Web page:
Continue reading “The New Racial Capitalism by Jackie Wang”

How Music Helped James Baldwin Make Sense of Inequality


What can music offer to economists? Ed Pavlić, Distinguished Research Professor of English and African American Studies at the University of Georgia, explains how music offered a powerful lyrical companion to the social scientific tools used by the great midcentury critic of American society, James Baldwin.

Referring to his book, Who Can Afford to Improvise? James Baldwin and Black Music, the Lyric and the Listener, Pavlić discusses Baldwin’s immersion in the performative tradition in African American music, which could communicate harsh social and economic realities into a relatable and transportable form. Baldwin was not the only prominent black thinker who engaged with music: Frederick Douglass studied slave work songs that, in Pavlić’s words, captured “tactical survival, tactical rebellion.”

Extremely important topic especially for those of us who follow “conscious” Hip Hop & Roots Reggae music.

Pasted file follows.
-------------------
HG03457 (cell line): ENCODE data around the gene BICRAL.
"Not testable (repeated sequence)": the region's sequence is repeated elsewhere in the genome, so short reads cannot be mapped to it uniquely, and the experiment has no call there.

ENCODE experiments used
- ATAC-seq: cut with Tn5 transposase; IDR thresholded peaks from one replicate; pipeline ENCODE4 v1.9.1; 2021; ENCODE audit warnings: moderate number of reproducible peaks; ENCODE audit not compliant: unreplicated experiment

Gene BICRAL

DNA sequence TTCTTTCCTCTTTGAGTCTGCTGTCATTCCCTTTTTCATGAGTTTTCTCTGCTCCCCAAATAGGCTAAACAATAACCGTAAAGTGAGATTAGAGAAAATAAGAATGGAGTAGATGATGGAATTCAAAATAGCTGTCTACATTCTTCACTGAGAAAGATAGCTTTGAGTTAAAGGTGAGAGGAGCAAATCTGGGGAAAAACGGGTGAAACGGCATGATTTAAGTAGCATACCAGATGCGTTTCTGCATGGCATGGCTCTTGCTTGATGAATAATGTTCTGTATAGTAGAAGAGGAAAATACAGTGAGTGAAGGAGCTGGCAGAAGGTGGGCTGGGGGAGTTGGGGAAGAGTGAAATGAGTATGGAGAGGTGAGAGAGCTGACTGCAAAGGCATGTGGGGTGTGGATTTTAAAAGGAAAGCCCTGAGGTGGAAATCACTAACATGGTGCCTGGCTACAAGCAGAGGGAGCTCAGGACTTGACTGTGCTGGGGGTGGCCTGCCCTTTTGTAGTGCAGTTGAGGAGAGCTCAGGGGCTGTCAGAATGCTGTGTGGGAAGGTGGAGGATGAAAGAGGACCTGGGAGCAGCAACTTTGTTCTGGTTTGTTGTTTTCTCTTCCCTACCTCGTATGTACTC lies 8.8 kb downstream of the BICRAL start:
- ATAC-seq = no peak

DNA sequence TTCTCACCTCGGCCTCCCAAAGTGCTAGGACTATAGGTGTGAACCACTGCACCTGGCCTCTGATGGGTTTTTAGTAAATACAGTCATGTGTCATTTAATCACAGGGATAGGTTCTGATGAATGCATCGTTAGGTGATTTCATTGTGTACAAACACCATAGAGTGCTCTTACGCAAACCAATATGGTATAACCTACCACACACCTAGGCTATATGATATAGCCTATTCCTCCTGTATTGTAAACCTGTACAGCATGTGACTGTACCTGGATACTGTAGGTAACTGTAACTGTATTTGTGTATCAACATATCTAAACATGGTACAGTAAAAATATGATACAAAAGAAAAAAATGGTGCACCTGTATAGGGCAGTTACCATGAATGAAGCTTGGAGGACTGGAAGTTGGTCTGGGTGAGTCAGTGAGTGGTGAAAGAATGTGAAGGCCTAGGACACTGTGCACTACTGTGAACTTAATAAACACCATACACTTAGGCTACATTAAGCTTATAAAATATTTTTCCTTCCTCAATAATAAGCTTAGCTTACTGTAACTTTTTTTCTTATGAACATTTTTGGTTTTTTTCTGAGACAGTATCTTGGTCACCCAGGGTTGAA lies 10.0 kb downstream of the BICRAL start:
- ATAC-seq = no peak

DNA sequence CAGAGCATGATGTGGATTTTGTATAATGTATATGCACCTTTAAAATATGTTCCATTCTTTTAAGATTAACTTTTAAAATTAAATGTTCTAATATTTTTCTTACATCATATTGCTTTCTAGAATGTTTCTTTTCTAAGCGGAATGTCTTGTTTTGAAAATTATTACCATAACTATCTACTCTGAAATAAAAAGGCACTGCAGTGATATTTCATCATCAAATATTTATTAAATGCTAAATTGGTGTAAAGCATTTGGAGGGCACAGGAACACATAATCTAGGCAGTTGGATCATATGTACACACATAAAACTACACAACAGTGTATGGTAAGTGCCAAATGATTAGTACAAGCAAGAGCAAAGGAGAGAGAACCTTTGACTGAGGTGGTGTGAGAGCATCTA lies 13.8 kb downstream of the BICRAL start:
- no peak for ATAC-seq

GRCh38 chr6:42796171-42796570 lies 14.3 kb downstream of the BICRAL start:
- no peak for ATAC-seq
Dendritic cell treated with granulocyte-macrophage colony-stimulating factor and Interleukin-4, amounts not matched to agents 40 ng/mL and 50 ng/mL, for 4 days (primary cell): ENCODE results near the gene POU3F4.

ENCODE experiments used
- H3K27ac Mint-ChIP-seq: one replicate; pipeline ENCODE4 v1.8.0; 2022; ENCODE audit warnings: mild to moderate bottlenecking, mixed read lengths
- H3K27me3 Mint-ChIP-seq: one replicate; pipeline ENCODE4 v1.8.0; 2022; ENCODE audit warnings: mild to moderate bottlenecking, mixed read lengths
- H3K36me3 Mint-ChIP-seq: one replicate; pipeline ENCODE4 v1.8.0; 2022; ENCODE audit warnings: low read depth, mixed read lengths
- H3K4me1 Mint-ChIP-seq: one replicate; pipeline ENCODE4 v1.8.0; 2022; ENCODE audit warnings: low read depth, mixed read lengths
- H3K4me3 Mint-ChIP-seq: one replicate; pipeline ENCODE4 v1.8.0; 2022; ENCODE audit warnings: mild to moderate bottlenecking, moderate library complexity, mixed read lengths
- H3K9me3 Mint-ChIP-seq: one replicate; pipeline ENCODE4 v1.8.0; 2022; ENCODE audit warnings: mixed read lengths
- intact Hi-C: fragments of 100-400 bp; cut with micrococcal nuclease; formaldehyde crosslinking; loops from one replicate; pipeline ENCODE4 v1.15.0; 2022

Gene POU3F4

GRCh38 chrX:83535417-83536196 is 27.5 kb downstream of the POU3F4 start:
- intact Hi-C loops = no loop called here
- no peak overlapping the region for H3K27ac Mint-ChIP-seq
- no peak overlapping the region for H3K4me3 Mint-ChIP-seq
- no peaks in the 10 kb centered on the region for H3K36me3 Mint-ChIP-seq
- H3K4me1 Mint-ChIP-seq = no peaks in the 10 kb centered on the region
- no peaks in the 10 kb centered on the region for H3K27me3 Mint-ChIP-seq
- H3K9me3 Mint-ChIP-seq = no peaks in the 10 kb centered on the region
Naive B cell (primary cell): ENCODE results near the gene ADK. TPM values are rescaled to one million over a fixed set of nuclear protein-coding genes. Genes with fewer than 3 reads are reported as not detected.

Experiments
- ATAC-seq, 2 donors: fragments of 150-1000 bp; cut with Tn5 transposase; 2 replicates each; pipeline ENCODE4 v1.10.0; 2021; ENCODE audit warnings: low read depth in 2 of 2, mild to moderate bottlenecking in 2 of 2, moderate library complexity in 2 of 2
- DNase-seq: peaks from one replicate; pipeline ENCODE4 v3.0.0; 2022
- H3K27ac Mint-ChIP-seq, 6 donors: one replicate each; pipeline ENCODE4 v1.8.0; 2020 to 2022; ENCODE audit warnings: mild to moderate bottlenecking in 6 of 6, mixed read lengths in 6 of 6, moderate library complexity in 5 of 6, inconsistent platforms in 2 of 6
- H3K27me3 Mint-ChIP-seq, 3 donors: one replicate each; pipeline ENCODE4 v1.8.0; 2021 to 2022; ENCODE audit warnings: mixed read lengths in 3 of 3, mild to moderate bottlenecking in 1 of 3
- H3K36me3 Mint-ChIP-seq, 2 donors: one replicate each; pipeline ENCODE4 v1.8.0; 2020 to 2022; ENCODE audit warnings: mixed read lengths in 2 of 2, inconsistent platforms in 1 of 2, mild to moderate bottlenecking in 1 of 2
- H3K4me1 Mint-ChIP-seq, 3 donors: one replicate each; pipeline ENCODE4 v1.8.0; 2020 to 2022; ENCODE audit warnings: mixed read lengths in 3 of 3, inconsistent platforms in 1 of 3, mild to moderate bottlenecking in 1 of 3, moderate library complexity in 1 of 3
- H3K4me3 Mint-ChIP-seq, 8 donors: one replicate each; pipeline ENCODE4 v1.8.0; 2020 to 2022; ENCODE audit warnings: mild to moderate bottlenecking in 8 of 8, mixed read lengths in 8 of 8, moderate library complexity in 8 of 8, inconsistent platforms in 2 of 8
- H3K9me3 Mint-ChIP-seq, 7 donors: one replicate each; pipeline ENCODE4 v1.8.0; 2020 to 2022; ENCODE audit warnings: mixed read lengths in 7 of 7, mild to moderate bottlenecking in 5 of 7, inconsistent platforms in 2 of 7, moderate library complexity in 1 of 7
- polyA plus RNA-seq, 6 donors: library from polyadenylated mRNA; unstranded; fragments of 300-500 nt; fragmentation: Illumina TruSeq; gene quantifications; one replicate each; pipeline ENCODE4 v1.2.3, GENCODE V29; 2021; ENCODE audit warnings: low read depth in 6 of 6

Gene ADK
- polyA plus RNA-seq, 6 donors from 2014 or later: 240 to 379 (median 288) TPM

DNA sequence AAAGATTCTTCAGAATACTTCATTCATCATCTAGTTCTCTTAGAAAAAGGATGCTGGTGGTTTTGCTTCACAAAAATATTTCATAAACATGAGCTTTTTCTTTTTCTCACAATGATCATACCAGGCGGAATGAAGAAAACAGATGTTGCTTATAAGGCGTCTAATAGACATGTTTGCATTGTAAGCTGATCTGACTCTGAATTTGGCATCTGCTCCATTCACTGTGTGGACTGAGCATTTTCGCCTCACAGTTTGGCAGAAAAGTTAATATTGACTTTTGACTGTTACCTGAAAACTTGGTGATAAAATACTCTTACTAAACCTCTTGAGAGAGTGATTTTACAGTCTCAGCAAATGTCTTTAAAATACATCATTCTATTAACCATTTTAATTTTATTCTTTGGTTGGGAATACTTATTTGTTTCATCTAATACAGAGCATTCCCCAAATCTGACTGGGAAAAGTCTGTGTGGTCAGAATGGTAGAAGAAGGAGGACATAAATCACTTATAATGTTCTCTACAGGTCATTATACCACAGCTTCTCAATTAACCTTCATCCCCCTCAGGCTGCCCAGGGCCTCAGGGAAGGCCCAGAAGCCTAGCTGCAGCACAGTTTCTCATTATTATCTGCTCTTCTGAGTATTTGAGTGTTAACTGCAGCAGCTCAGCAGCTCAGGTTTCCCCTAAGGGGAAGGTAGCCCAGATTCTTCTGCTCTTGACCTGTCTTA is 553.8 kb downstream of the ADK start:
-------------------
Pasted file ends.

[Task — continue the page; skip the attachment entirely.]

Listen & learn….


American Holocaust


The powerful and hard-hitting documentary, American Holocaust, is quite possibly the only film that reveals the link between the Nazi holocaust, which claimed at least 6 million Jews, and the American Holocaust which claimed, according to very conservative estimates, 19 million Indigenous People.

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Unchained Memories : Readings from the Slave Narratives

This documentary film highlights selected stories of former slaves interviewed during the 1930s as part of the Federal Writers’ Project and preserved in the WPA Slave Narrative Collection. It is narrated by actors, emulating the original conversation with the interviewer. The slave narratives may be the most accurate in terms of the everyday activities of the enslaved, serving as personal memoirs of more than two thousand former slaves. The documentary depicts the emotions of the slaves and what they endured under brutal conditions & brutal, demon-possessed Masters.

I had to pause several times viewing this.It is heart-wrenching & what’s even more tragic, the times have changed but the twisted souls of men have not…….